• It seeks to accomplish statewide “RHNA” mandates for housing with “equitable” development. Councilmembers have made clear this allows development anywhere in the city.
  • Eriksson has called the RHNA mandade “pie in the sky.” – an unattainable mandate.
  • It has a minimum “30 units per acre” requirement. A traditional multifamily building is about 25 units per acre.
  • Few residents know about this resolution, and even Councilmembers Vera and Eriksson are unclear what it means.
  • Councilmembers Fisch, Lee and McMorrin have called single family zoning outdated and racist.

Council’s resolution on housing policy at their March 22nd meeting raised some concerning questions.  Neither the public, nor councilmembers Vera and Eriksson, had access to this resolution until three days before the meeting. Fortunately, Council tabled a vote on this resolution until April 12th, in the interest of not debating past midnight.  But our worst suspicions were unfortunately confirmed.  This resolution would green-light the entire city to be rezoned and redeveloped.

The resolution itself does not eliminate single family zoning outright.  But it gets around such an obvious statement with a number of loopholes.  Of particular concern is this “minimum 30 units per acre” stipulation.  The other is the resolution for “equitable” distribution of new housing.  Council has made clear this means none of our neighborhoods are exempt from upzoning.  This combines with the state’s RHNA goals for new housing – an unrealistic 3000 new units for Culver City over the next decade.   This leaves our city playing eternal catchup with an unattainable goal, allowing developers to build whatever they want, whatever they want.  No exemptions.

With this resolution, we could feasibly see up to 10 units on any lot, anywhere in Culver City – based on State policy.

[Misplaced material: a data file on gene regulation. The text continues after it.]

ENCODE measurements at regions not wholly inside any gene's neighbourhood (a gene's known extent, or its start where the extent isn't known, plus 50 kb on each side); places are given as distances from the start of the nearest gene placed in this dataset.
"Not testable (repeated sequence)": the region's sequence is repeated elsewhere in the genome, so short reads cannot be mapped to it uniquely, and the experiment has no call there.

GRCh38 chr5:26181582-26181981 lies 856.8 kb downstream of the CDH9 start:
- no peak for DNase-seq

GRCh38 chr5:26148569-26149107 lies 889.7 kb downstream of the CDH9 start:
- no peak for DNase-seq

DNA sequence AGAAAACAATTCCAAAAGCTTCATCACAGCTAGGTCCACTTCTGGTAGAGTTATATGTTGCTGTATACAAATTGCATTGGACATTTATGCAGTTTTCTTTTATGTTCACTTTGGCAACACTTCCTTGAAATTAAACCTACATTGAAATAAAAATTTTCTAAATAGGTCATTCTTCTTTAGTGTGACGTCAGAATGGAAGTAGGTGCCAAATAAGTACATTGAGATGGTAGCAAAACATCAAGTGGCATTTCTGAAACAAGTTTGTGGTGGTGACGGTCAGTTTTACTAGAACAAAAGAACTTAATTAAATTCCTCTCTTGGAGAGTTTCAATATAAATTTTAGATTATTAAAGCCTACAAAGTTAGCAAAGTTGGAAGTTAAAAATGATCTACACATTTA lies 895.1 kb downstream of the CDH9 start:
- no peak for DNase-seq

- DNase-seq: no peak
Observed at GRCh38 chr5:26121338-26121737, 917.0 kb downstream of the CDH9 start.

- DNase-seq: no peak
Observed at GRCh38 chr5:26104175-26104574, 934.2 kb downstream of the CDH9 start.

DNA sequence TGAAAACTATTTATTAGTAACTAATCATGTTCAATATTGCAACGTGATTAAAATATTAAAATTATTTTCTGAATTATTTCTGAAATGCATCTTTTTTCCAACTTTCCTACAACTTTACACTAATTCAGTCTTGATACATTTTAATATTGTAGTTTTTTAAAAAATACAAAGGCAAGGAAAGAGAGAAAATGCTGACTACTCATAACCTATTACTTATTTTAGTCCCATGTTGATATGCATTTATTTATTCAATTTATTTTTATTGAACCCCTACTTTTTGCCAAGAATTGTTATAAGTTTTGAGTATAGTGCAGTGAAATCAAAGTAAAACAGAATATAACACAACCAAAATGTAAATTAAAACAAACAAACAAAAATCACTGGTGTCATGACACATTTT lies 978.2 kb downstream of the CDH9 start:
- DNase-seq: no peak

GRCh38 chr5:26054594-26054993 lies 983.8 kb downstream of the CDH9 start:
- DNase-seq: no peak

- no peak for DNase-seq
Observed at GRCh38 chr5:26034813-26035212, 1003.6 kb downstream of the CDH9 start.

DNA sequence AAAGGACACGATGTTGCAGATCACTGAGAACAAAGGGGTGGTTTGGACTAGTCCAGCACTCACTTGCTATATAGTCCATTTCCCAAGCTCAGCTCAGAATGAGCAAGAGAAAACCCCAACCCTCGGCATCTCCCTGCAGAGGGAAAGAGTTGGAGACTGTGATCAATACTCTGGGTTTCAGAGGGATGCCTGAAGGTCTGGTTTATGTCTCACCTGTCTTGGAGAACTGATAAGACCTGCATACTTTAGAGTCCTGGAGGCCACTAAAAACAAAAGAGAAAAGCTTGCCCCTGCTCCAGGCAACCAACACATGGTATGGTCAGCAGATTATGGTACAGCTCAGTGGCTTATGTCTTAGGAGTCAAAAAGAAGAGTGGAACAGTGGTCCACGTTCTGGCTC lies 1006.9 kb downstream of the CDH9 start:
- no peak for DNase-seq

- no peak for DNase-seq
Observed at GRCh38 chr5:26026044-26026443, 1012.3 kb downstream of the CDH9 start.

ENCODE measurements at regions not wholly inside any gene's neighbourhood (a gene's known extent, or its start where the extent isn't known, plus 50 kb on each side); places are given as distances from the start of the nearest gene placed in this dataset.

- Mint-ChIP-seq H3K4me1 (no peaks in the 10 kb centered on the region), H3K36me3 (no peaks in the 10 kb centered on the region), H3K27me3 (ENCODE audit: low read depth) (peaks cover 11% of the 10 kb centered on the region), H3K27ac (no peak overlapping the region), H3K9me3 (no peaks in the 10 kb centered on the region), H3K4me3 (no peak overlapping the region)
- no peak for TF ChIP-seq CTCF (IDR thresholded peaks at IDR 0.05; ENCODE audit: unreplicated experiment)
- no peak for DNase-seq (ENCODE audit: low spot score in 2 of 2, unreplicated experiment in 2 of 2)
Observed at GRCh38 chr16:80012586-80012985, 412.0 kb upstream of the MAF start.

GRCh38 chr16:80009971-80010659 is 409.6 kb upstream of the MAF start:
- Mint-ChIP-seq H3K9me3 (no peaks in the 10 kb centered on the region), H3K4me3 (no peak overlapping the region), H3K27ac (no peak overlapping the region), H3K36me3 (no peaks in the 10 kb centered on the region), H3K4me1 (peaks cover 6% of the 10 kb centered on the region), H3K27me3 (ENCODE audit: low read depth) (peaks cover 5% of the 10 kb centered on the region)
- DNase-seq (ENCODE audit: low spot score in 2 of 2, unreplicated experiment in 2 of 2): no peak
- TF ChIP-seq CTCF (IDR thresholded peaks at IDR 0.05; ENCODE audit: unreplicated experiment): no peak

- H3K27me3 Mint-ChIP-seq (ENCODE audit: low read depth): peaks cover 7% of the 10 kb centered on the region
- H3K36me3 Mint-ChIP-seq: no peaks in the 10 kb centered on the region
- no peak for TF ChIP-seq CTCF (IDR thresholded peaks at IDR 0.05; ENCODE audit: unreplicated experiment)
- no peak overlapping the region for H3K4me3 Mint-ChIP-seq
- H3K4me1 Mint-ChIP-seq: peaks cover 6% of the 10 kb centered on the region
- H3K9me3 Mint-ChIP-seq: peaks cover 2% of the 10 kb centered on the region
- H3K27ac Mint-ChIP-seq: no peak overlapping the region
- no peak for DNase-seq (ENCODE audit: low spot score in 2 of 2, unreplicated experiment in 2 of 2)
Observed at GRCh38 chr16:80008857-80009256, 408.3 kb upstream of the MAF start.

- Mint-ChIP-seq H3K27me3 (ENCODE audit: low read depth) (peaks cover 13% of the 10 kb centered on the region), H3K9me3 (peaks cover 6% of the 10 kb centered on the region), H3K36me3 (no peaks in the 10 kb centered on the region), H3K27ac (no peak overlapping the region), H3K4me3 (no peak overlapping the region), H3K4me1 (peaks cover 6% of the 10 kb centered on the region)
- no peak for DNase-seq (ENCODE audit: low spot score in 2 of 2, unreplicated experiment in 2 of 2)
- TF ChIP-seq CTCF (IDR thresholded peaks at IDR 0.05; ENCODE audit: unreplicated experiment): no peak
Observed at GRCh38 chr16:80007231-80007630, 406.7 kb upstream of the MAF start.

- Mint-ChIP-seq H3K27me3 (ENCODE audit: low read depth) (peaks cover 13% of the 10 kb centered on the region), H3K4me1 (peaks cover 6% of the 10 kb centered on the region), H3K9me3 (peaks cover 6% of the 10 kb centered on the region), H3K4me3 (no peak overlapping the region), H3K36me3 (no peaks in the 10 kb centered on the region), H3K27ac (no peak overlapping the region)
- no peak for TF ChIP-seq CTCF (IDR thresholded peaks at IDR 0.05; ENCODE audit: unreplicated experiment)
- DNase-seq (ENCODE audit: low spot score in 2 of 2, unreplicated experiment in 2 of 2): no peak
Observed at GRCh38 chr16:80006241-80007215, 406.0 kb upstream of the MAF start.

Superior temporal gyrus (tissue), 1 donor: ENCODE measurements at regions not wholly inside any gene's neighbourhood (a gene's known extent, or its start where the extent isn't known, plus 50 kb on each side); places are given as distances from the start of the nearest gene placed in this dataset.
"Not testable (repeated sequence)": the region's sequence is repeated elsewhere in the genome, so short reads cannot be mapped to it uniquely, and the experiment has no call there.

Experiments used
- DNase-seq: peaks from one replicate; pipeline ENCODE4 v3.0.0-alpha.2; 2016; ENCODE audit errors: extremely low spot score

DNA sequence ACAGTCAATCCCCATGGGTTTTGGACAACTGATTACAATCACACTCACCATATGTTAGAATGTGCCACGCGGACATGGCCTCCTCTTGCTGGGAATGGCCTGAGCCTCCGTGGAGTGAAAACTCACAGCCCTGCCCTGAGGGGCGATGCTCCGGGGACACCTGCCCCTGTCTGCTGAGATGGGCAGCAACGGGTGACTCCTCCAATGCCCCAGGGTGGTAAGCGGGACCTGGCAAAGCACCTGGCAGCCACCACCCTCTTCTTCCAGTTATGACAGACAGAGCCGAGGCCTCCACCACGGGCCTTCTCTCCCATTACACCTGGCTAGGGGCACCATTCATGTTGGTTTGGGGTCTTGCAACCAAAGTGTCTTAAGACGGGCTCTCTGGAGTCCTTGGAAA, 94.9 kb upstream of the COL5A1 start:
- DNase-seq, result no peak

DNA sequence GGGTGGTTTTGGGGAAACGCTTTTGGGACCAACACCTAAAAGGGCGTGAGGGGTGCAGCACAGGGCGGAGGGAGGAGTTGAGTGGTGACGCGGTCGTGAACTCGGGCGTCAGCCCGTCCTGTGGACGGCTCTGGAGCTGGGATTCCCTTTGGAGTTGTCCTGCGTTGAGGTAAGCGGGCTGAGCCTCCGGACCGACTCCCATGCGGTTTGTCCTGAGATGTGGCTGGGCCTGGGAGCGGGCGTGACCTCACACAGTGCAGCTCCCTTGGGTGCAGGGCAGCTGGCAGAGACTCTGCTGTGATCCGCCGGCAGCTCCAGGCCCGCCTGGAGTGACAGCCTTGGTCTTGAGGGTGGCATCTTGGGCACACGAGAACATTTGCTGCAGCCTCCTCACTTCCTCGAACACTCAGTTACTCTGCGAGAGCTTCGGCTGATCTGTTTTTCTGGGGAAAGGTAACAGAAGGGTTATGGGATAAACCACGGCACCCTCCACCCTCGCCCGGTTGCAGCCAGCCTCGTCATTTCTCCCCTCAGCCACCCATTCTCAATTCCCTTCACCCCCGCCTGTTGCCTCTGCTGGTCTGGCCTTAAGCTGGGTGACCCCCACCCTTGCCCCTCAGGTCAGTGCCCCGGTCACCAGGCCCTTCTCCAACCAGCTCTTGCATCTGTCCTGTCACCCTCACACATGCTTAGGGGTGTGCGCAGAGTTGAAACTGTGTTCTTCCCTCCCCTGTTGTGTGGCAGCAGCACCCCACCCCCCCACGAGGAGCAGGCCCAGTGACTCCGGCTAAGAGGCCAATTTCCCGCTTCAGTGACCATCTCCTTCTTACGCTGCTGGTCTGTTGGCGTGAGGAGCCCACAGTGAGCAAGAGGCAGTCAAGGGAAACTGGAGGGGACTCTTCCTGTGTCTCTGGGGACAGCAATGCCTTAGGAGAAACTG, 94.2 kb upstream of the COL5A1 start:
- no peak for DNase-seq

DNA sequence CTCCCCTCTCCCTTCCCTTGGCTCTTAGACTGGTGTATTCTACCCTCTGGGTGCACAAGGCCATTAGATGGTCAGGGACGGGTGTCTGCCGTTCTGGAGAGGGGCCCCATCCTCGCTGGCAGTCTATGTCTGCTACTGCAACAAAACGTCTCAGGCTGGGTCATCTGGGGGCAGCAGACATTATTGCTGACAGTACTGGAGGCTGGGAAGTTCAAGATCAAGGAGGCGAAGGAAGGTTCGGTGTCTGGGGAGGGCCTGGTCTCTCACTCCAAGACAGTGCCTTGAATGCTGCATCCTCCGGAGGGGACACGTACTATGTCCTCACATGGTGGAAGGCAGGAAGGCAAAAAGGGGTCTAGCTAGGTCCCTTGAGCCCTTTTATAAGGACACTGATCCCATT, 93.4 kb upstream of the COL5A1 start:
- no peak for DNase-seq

In defense of this resolution, councilmembers Lee and Fisch pointed to Culver City’s current charming multifamily buildings.  This is misleading.  Those were built decades ago – these simply would not be built today.  Our new rent control ordinance is actually driving many of these off the market.  In their place go 3-4 story condo projects which rent out for 2-3x the price, if they rent out at all.  

In the end, this resolution only muddies the waters – and did not give us the time to truly understand it.  If we are to upzone the entire city, we must do so deliberately, and with clarity.  We need more time, and more outreach to city residents.  Let people agree to it now, and not find out two years down the line, when their neighbor gets torn down for a three story condo project.

“We know the legacy and intentionality of single family zoning is intentionally racist.” – Councilwoman Yasmine Imani-McMorrin

“RHNA numbers are pie in the sky… We need to look at this from a realistic perspective… I will hate to see that we sold half the town to Wall Street investors who just rent everything out.” – Councilman Eriksson

“A lot of people in Cuvler City are owners because of a legacy of racism. They’re white people.” – Vice-Mayor Lee

“I fervently believe that the future of cities is denser more affordable and more desireable… single family isn’t racial exclusion explicitly but it’s class exclusion… and class segregation is racial segregation.” – Mayor Fisch